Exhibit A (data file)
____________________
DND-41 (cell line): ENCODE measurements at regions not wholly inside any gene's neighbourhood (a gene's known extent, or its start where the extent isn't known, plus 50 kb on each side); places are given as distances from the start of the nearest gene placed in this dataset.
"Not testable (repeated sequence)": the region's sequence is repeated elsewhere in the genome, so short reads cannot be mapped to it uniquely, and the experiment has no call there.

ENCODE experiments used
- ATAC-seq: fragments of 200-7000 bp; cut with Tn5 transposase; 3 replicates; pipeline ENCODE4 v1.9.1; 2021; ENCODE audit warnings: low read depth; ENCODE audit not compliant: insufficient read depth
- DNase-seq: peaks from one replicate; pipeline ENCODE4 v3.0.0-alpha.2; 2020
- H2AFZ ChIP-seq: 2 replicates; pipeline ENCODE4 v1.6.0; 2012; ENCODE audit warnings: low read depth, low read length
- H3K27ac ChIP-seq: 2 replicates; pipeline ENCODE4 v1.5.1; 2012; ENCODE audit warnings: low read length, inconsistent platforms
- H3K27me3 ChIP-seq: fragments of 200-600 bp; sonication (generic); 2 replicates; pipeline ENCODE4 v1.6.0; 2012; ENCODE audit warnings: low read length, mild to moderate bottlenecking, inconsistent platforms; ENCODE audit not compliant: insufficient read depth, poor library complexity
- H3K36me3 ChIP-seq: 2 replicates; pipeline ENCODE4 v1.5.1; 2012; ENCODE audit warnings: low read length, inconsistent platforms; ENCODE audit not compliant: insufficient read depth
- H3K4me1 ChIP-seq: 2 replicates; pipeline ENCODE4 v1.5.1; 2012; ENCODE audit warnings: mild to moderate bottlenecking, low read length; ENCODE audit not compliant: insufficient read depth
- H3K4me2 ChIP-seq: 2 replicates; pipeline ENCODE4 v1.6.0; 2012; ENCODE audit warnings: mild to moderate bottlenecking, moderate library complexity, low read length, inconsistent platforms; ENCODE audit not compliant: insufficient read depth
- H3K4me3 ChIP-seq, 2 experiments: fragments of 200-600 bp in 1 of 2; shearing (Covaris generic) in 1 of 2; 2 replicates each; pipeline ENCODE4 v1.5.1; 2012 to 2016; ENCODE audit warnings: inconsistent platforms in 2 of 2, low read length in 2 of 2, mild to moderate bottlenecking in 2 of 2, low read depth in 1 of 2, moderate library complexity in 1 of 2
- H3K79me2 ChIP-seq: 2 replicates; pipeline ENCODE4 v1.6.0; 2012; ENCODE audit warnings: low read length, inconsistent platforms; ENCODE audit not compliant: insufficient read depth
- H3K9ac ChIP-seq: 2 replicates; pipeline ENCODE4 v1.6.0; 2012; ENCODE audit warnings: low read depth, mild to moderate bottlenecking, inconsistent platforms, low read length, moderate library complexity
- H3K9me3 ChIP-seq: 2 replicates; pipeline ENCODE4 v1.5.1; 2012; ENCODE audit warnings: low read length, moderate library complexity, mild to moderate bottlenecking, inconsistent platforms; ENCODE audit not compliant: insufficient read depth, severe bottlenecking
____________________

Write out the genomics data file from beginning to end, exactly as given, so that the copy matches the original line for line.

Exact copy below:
DND-41 (cell line): ENCODE measurements at regions not wholly inside any gene's neighbourhood (a gene's known extent, or its start where the extent isn't known, plus 50 kb on each side); places are given as distances from the start of the nearest gene placed in this dataset.
"Not testable (repeated sequence)": the region's sequence is repeated elsewhere in the genome, so short reads cannot be mapped to it uniquely, and the experiment has no call there.

ENCODE experiments used
- ATAC-seq: fragments of 200-7000 bp; cut with Tn5 transposase; 3 replicates; pipeline ENCODE4 v1.9.1; 2021; ENCODE audit warnings: low read depth; ENCODE audit not compliant: insufficient read depth
- DNase-seq: peaks from one replicate; pipeline ENCODE4 v3.0.0-alpha.2; 2020
- H2AFZ ChIP-seq: 2 replicates; pipeline ENCODE4 v1.6.0; 2012; ENCODE audit warnings: low read depth, low read length
- H3K27ac ChIP-seq: 2 replicates; pipeline ENCODE4 v1.5.1; 2012; ENCODE audit warnings: low read length, inconsistent platforms
- H3K27me3 ChIP-seq: fragments of 200-600 bp; sonication (generic); 2 replicates; pipeline ENCODE4 v1.6.0; 2012; ENCODE audit warnings: low read length, mild to moderate bottlenecking, inconsistent platforms; ENCODE audit not compliant: insufficient read depth, poor library complexity
- H3K36me3 ChIP-seq: 2 replicates; pipeline ENCODE4 v1.5.1; 2012; ENCODE audit warnings: low read length, inconsistent platforms; ENCODE audit not compliant: insufficient read depth
- H3K4me1 ChIP-seq: 2 replicates; pipeline ENCODE4 v1.5.1; 2012; ENCODE audit warnings: mild to moderate bottlenecking, low read length; ENCODE audit not compliant: insufficient read depth
- H3K4me2 ChIP-seq: 2 replicates; pipeline ENCODE4 v1.6.0; 2012; ENCODE audit warnings: mild to moderate bottlenecking, moderate library complexity, low read length, inconsistent platforms; ENCODE audit not compliant: insufficient read depth
- H3K4me3 ChIP-seq, 2 experiments: fragments of 200-600 bp in 1 of 2; shearing (Covaris generic) in 1 of 2; 2 replicates each; pipeline ENCODE4 v1.5.1; 2012 to 2016; ENCODE audit warnings: inconsistent platforms in 2 of 2, low read length in 2 of 2, mild to moderate bottlenecking in 2 of 2, low read depth in 1 of 2, moderate library complexity in 1 of 2
- H3K79me2 ChIP-seq: 2 replicates; pipeline ENCODE4 v1.6.0; 2012; ENCODE audit warnings: low read length, inconsistent platforms; ENCODE audit not compliant: insufficient read depth
- H3K9ac ChIP-seq: 2 replicates; pipeline ENCODE4 v1.6.0; 2012; ENCODE audit warnings: low read depth, mild to moderate bottlenecking, inconsistent platforms, low read length, moderate library complexity
- H3K9me3 ChIP-seq: 2 replicates; pipeline ENCODE4 v1.5.1; 2012; ENCODE audit warnings: low read length, moderate library complexity, mild to moderate bottlenecking, inconsistent platforms; ENCODE audit not compliant: insufficient read depth, severe bottlenecking